The shift to online solar permitting started before the pandemic, but lockdown and distance orders added urgency to the movement. Contractors had been asking for relief from the extensive paper forms and long waits in the permitting office, and NREL delivered. The lab launched the online permitting solution SolarAPP+ nationwide in July 2020, and since the Biden Administration took office, the Dept. of Energy has put its full weight behind it.
This past fall, Sec. Jennifer Granholm wrote an open letter asking all U.S. mayors to adopt SolarAPP+ to speed the solar permitting process and help reach the administration’s robust climate goals, which include reaching 40% solar energy in the nation’s mix by 2035.
“Until now, obtaining permits to install solar can take days, weeks or even months in some parts of the country, and can be a complex and costly process,” Sec. Granholm wrote. “At a time when we are using technology to create life-saving vaccines, connect with colleagues and family virtually and explore outer space, it seems implausible we are still shuffling paper to process applications for solar permits.”
She set a goal last year to get 125 communities to sign up to learn more about SolarAPP+ by September 30.
Since its launch in July, the SolarAPP+ tool has processed over 2,700 residential solar permits across 12 jurisdictions and saved customers an estimated 12 business days from the time of project submission to the jurisdiction’s final inspection, according to NREL. Nine communities are piloting the SolarAPP+ permitting for energy storage systems with over 200 permits processed so far.
NREL and Accela released a study on two major localities that have found success in SolarAPP+. Pima County and Tucson, Arizona, reportedly saved more than 1,000 hours of permit processing time and sped up the install process for contractors and customers.
“The City of Tucson and Pima County take climate change seriously and believe that all communities must play a part in creating a better, healthier planet for future Arizonians,” said Carla Blackwell, Pima County’s director of development services, in the report. “SolarAPP+ represents a clear next step for communities like mine to make the immediate, affordable and necessary changes within our pre-existing systems to fight climate change.”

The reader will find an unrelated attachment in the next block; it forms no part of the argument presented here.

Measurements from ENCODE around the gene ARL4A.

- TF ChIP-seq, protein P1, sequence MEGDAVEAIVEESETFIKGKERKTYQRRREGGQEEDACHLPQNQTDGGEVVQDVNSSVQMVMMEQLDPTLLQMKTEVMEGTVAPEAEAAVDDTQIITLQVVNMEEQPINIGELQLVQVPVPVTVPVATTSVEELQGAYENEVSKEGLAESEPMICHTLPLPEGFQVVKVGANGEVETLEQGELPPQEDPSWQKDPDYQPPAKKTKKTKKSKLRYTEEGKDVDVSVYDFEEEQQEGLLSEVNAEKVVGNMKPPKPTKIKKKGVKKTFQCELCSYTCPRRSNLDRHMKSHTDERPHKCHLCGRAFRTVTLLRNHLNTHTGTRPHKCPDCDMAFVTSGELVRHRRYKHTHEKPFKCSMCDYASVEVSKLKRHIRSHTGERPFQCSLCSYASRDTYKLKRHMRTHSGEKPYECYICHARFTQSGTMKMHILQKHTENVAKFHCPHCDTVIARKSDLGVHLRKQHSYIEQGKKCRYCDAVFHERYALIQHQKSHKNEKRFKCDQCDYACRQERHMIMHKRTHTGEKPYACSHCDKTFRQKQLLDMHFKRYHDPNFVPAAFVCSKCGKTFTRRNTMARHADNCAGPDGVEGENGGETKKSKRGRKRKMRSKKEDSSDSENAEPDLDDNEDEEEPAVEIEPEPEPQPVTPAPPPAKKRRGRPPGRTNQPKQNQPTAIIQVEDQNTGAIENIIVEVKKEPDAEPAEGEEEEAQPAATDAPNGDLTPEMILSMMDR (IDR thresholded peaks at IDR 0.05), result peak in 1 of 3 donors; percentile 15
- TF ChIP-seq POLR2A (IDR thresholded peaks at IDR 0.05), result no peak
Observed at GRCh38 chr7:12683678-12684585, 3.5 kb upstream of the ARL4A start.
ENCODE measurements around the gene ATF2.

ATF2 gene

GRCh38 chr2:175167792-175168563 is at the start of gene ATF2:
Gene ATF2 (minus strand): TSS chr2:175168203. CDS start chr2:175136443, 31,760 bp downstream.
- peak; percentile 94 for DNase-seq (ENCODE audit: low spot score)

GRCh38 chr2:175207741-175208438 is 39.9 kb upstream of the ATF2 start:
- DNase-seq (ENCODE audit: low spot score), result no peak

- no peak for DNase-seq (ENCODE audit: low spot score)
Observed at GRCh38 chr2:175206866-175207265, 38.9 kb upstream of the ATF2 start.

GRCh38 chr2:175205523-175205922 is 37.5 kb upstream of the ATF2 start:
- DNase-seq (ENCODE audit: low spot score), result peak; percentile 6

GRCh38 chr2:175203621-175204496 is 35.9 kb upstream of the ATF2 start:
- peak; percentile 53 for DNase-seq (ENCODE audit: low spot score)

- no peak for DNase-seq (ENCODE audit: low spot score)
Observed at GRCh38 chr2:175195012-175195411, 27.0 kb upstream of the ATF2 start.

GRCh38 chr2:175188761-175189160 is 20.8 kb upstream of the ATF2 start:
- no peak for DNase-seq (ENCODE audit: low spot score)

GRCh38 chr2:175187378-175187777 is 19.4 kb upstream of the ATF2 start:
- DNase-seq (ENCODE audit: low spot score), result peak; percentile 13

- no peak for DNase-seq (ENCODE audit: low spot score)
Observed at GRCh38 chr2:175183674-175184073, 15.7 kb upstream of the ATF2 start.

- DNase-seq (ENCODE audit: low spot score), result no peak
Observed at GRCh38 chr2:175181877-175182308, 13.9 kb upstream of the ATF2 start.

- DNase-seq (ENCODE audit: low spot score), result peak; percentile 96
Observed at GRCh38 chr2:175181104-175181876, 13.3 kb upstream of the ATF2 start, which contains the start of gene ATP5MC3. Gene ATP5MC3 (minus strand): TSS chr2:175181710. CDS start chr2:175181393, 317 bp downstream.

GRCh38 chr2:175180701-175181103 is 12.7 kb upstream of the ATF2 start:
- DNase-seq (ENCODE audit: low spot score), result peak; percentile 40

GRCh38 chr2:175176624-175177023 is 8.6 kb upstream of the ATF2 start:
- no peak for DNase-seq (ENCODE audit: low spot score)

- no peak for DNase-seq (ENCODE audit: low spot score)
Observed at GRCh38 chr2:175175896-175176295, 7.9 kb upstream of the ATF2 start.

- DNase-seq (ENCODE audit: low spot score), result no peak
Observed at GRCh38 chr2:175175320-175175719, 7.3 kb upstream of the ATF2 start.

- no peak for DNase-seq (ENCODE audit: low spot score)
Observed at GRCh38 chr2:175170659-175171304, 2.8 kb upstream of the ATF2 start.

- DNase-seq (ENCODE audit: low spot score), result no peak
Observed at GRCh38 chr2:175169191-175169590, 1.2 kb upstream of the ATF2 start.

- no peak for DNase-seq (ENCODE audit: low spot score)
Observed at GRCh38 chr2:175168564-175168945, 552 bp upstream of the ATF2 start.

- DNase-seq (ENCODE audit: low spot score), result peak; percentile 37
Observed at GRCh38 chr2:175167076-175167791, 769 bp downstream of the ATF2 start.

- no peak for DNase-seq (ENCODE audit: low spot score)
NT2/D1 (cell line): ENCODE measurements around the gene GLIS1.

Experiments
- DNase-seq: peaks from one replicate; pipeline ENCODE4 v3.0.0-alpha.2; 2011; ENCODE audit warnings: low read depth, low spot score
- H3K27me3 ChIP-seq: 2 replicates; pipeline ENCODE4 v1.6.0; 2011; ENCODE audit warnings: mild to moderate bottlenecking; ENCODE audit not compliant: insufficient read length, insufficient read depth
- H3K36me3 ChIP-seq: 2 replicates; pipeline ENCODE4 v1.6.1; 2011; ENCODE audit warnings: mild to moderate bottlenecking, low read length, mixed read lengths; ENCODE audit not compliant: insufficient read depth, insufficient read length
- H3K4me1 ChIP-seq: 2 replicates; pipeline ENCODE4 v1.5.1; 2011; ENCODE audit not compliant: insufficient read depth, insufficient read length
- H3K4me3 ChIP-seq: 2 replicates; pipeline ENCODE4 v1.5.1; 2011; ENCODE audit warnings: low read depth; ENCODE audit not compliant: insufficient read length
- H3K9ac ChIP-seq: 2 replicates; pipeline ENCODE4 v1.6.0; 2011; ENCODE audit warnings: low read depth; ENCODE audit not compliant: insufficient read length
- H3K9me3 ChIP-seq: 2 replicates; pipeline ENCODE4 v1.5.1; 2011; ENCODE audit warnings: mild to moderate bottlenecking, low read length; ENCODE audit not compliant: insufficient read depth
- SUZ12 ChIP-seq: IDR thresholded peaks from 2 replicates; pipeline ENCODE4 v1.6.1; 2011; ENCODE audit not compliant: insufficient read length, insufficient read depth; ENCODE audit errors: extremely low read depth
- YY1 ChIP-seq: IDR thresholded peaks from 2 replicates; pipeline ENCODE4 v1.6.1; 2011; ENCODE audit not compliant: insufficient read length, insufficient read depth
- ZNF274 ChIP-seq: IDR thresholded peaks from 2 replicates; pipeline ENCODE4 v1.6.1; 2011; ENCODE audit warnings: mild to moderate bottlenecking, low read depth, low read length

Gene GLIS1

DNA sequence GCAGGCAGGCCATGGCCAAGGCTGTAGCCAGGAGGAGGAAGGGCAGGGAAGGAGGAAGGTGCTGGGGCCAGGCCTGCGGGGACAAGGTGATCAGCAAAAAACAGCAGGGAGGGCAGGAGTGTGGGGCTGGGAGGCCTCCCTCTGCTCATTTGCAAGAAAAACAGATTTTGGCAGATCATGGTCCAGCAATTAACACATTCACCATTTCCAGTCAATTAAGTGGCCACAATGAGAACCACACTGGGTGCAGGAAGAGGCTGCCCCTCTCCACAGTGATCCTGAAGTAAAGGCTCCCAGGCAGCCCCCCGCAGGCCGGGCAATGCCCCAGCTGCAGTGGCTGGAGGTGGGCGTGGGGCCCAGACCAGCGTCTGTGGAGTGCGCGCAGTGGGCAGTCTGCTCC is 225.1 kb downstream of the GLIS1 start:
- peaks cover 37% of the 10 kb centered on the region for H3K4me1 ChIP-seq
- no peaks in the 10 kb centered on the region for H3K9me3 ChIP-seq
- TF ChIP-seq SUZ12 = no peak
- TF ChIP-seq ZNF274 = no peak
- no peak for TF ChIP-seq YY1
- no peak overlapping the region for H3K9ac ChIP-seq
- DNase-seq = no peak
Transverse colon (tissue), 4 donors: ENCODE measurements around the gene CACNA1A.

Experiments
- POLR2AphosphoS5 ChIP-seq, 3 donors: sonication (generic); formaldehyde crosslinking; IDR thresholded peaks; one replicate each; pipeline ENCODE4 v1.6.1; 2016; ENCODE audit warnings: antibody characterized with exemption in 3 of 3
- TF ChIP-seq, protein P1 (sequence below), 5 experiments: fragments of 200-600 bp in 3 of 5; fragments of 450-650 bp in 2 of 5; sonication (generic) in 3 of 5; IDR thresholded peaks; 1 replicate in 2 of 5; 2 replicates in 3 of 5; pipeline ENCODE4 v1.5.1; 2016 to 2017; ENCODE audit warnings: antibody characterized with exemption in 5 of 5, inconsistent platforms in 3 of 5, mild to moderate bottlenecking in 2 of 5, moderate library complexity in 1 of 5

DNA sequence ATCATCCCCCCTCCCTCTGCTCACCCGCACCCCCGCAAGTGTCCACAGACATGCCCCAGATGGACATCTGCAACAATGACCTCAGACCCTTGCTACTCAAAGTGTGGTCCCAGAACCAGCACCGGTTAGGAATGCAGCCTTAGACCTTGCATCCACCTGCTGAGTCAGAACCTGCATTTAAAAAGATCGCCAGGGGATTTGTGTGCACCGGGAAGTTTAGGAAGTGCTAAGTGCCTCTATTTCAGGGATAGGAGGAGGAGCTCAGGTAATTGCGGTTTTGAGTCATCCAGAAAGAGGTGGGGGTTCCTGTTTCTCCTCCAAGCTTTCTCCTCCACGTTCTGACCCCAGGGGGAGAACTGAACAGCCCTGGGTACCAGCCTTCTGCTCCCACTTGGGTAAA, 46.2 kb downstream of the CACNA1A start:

A study by NREL researchers in the Energy Policy journal found instant online solar permits are associated with shorter sign-submit and submit-approve durations, and found no evidence of adverse downstream impacts from these advancements.
SolarAPP+ is free for AHJs, but contractors pay a standard price per application to maintain the system and fund continuous updates, in addition to the fees charged by AHJs.
The SolarAPP+ platform also plans to publish data on permitting practices nationwide to help streamline the costs from city to city. Jurisdictions may be reassessing fees since it’s clear SolarAPP+ decreases the time and effort it takes to process permits.
In May 2021, NREL announced a memorandum of understanding with UL to further develop and commercialize SolarAPP+ to reach its goal of using the software to cover 90% of all residential solar + storage permits by 2030.
“Their credibility with installers, customers and local governments will help us build a scalable product, while instilling local government confidence in the automated code compliance checks at the heart of the application,” said Jeffrey Cook, NREL’s lead developer of SolarAPP+, in a press release.
Although some AHJs can be slow to adopt new technology, SolarAPP+’s government backing could help bring permitting reform to even the smallest cities.
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